In 2000 Smith returned to Utah, the dream of becoming a pro skater still burning wildly inside him. In 2002 he took a second run at California. This time moving to Carlsbad with pro skaters James Atkin and Jon Allie with the main goal of making it in the professional world. He started meeting all the right people and pushing himself in the right direction to fulfill his aspirations. Living in Carlsbad gave him the opportunity to see the truth behind a professional career and ultimately changed his mindset. “I remember meeting Mike Carroll and Guy Mariano and seeing them so stressed out about getting their photo or meeting a deadline. I didn’t want to be like that. I just wanted to skate,” says Smith. Smith put an immense amount of pressure on himself to succeed in the pro skate world, it began to affect his physical ability and eventually led to a broken ankle. “I started injuring myself because I wasn’t doing it for the right reason,” says Smith.
At 22, Smith left California and returned to Utah. He enrolled in Dixie College for one short semester before a run in with the cops and a strict possession of marijuana charge got him kicked out of school and landed him in drug court. Not wanting to stay in St. George, Smith transferred his drug court up to Salt Lake City where he started filming for the Random Lurkers skate video and taking care of probation. Probation wasn’t all bad though––it kept Smith sober and motivated to skate. This was around the time when local professionals Mike “Lizard King” Plumb and Adam Dyet were starting to make a big impact in the skate world. Smith, being close friends with both Lizard and Dyet, started to rethink the possibility of becoming a pro skater and ended up on a chance road trip with Lizard, filmer Brian “Slugger” Forwood, pro skater Nyjah Houston, and SLAP magazine photographer Sean Peterson. That skate trip led to Smith having photos published in SLAP magazine. “Peterson totally wanted to blow me up but, I was like no I want to skate just to skate,” says Smith.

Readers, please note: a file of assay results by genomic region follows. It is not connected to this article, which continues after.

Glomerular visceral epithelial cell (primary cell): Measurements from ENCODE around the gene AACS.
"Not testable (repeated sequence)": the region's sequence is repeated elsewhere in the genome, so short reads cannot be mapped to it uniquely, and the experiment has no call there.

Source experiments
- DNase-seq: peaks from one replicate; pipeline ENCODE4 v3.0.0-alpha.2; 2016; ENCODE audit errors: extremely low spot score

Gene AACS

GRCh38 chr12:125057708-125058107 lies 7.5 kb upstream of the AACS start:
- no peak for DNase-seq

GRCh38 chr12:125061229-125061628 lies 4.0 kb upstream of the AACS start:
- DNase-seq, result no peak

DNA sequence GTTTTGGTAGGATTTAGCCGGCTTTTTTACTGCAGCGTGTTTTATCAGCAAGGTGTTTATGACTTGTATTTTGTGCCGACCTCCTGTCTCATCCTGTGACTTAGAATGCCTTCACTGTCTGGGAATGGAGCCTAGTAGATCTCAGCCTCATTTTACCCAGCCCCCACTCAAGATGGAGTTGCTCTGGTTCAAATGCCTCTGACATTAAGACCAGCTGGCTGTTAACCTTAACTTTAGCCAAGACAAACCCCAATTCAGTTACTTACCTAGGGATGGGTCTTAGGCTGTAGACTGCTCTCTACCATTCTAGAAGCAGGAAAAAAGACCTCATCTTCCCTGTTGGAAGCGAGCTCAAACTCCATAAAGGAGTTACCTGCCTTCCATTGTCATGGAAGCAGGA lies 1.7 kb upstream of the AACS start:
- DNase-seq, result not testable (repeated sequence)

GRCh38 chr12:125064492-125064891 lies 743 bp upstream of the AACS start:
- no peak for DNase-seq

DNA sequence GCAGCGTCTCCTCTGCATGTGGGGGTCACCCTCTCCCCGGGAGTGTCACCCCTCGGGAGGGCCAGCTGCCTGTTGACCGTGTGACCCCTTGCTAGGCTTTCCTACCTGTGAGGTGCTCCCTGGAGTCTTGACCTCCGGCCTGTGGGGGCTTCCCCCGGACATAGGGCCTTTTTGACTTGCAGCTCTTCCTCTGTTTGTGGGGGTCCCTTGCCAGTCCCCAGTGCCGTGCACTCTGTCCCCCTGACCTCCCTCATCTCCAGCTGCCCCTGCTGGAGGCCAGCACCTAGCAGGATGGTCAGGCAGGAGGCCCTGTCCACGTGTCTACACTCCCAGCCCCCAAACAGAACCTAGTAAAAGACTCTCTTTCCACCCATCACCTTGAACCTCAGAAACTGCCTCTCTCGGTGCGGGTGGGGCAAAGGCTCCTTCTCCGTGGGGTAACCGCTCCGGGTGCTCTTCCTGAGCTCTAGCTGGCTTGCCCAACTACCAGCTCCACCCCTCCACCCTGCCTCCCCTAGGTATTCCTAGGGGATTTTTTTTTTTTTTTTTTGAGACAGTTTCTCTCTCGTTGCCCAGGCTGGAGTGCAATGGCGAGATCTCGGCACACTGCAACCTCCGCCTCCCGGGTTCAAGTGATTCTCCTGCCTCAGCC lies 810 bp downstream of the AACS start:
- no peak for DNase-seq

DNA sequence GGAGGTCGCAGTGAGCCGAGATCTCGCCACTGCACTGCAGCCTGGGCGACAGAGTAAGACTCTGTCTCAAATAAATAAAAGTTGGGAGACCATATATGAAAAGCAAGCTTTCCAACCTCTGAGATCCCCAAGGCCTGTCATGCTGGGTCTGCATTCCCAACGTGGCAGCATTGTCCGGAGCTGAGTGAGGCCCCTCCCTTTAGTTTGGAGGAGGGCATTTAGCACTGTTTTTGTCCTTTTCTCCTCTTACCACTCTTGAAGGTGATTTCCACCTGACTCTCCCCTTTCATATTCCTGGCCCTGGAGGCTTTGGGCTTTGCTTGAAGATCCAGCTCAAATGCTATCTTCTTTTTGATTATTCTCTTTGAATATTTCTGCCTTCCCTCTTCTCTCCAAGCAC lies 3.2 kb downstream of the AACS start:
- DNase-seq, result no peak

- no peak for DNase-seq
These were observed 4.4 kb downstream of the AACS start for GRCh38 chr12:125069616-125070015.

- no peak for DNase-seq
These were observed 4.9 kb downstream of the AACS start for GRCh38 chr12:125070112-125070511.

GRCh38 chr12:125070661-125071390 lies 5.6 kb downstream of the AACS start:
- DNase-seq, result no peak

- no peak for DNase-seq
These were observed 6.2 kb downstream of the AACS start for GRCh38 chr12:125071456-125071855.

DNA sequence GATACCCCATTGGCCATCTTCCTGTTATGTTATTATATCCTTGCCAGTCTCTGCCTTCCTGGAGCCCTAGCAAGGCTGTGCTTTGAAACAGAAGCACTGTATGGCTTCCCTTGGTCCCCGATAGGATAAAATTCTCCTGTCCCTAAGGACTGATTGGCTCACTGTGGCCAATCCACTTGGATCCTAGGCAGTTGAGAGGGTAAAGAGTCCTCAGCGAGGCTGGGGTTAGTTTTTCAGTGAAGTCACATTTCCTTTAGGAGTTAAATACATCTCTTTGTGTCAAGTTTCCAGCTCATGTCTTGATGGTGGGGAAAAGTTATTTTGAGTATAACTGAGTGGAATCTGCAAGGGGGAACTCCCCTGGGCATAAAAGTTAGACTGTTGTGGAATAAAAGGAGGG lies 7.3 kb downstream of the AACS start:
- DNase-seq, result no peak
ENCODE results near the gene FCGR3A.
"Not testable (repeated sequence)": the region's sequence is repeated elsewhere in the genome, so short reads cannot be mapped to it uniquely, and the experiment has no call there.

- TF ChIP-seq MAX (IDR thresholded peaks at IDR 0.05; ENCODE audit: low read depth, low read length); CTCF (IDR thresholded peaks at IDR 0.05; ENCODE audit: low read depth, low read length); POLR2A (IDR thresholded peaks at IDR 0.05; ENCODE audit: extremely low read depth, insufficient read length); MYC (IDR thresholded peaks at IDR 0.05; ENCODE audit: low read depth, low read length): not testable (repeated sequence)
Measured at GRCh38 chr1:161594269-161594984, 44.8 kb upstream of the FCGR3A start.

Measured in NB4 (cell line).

At this point, skateboarding took a back seat and his second childhood passion, art, began emerging as the new focus of his life. He was always sketching as a kid and involved in art classes. In his early 20s, the art of stencil making became his preferred medium. He drew inspiration from artists like Banksy, Alphonse Mucha, M.C. Escher and locals like Mike Murdock, Dave Dolmen, Andy Pits and Trent Call. What started as simple one-layer stencils eventually evolved into meticulously hand drawn and shaded, technical multi-layered stencils.
In 2005, Smith noticed stencil artists using Photoshop to trace the layers they wanted to cut out. This development made Smiths feelings towards the medium turn sour. “It’s not street style, it’s easy, in my eyes it’s cheating,” says Smith. He started looking towards new mediums of art––like refining his drawing skills and using acrylic paints. Over the past year, he has been working with SLUG Magazine doing illustrations for Skatepark Etiquette and Mike Brown’s column. This work helped him receive a pell grant for schooling at the Salt Lake Community College. Smith says his goal is to develop his skills with programs like Illustrator and Photoshop to produce well refined professional work. From a business standpoint, he wants to stay involved in the skateboard industry making a living designing and producing artwork. “Skateboarding has given so much to me I just want to give back and stay in the industry my whole life,” says Smith. “I’ll generate the energy and power I need through different people and resources to end up where I’m supposed to be.” Smith is a man with unsurpassed drive to obtain his ambition. Without question this will not be the last time you hear of him.